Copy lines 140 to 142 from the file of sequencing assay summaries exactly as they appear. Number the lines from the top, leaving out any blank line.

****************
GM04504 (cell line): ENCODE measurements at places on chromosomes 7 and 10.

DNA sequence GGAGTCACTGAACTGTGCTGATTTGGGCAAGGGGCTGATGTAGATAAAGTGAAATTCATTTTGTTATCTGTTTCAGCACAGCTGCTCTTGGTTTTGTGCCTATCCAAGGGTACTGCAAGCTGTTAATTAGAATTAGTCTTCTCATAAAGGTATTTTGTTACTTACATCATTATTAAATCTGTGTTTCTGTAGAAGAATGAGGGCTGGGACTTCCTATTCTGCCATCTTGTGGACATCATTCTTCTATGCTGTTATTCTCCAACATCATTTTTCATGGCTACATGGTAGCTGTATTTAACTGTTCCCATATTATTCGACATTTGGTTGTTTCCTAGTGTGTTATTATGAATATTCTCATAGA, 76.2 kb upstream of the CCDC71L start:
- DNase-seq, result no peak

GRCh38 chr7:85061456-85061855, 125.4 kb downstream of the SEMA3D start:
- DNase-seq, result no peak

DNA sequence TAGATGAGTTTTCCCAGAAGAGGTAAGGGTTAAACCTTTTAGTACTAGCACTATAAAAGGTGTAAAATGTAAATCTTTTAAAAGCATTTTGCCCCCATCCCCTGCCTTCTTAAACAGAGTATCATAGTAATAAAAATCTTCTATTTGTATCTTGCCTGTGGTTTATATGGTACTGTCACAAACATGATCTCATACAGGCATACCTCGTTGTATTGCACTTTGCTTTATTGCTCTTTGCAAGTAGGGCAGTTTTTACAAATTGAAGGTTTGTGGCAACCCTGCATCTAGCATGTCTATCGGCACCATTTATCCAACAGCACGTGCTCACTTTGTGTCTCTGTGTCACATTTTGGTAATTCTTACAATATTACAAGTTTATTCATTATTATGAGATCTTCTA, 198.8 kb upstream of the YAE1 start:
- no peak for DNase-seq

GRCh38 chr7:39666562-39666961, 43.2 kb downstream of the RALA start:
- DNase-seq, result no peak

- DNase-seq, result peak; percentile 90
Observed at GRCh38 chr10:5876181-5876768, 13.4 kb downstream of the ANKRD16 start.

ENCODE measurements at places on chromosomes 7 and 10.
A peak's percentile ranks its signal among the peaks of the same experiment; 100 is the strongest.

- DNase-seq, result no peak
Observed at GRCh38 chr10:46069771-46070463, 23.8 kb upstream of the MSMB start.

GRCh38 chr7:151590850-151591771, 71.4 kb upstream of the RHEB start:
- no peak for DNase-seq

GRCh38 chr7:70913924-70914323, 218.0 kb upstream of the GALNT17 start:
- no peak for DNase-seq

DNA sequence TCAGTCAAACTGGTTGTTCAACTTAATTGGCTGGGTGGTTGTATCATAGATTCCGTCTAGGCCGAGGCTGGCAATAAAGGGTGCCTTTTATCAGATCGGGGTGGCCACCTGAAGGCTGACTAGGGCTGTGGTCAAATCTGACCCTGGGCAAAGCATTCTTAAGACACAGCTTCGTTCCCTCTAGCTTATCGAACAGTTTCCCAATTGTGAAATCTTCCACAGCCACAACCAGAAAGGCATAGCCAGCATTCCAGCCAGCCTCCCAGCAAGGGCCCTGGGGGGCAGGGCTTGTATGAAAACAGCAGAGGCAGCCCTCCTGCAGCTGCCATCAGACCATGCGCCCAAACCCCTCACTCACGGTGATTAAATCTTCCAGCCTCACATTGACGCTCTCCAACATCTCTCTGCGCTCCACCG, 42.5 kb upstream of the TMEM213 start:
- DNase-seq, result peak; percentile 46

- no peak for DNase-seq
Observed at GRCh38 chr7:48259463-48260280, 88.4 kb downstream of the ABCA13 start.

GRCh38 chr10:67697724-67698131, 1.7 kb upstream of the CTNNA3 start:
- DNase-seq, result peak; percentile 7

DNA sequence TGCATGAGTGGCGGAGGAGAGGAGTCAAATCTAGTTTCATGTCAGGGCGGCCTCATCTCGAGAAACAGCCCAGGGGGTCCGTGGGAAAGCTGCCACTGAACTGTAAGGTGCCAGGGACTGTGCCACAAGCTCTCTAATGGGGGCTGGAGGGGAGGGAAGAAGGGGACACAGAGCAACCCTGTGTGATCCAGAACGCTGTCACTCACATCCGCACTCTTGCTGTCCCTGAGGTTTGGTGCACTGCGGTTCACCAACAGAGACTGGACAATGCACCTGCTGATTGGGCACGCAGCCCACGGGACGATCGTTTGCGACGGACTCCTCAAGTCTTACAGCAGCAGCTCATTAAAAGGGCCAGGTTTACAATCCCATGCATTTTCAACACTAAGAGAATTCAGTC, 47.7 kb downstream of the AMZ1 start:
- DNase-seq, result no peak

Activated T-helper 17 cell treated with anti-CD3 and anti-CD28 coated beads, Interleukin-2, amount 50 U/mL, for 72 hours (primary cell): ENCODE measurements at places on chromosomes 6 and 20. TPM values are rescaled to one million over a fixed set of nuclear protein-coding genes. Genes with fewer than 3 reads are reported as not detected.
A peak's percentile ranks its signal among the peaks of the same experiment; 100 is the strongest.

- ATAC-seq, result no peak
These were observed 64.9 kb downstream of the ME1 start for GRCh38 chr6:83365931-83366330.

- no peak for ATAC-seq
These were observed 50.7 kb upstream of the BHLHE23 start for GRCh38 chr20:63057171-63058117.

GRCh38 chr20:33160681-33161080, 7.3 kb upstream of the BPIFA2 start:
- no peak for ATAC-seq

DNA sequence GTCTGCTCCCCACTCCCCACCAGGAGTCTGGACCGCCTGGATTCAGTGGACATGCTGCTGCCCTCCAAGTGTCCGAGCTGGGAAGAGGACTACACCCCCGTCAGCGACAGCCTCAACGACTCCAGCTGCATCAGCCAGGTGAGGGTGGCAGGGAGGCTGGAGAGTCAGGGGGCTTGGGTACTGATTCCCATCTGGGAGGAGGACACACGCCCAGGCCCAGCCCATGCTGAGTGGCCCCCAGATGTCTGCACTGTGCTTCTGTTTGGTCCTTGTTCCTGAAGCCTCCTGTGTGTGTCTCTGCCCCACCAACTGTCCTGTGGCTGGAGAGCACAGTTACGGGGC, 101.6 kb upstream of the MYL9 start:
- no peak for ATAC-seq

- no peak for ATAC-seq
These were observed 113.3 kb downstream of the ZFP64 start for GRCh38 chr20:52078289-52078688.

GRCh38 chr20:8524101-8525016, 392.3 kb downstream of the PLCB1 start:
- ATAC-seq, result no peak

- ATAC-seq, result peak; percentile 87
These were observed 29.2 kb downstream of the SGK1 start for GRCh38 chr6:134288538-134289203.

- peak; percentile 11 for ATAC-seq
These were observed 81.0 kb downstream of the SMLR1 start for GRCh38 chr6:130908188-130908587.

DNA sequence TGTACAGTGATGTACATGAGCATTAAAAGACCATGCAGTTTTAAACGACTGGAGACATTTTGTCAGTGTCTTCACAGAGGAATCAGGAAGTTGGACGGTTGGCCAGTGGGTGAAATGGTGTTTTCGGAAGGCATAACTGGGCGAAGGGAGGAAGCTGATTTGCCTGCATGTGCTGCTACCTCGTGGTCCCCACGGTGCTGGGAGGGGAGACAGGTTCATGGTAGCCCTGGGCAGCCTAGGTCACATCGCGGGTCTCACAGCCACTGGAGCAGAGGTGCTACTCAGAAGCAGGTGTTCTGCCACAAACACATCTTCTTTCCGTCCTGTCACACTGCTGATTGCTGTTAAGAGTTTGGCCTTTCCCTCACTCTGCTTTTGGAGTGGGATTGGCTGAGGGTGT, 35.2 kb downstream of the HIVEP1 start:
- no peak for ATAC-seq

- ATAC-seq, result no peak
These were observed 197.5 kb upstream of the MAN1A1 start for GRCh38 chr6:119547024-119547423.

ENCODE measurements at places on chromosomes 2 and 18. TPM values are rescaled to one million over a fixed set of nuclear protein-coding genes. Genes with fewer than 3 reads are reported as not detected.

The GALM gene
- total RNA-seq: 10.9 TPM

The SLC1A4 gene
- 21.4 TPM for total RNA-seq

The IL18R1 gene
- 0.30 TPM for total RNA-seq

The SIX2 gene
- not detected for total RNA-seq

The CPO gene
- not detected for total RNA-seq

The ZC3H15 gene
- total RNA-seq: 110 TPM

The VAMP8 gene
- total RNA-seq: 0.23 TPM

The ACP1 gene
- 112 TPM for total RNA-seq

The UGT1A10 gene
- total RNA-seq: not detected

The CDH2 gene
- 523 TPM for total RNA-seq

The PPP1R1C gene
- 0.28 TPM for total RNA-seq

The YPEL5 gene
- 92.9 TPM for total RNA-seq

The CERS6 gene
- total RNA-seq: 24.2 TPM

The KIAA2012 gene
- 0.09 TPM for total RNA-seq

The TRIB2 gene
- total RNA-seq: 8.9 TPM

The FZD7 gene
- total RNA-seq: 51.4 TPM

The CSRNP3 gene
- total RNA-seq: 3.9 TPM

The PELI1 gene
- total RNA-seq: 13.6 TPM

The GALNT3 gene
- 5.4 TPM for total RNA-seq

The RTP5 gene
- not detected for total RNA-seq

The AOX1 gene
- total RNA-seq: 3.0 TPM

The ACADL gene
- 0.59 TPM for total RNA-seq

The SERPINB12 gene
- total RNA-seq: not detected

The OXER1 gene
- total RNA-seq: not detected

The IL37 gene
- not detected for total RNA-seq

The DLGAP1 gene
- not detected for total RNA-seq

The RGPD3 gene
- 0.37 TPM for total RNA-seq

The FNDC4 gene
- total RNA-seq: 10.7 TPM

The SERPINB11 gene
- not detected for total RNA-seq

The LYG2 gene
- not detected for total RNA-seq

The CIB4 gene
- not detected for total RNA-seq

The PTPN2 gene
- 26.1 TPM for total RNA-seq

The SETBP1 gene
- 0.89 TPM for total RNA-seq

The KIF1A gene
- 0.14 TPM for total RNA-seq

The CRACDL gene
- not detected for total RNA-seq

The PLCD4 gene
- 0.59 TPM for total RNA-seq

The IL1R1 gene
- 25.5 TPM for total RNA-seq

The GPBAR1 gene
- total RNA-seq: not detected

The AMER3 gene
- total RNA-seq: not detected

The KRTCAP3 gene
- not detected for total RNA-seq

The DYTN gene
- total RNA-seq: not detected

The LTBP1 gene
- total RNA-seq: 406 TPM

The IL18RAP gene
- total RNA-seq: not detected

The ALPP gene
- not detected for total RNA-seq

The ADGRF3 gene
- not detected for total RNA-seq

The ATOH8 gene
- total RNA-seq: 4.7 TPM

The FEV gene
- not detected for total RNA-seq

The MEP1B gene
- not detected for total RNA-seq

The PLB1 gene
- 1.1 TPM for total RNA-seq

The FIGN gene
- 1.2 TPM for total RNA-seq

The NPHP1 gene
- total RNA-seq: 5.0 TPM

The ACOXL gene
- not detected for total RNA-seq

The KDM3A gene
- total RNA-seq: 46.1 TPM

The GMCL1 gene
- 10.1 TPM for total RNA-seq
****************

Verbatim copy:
- not detected for total RNA-seq

The ATOH8 gene
- total RNA-seq: 4.7 TPM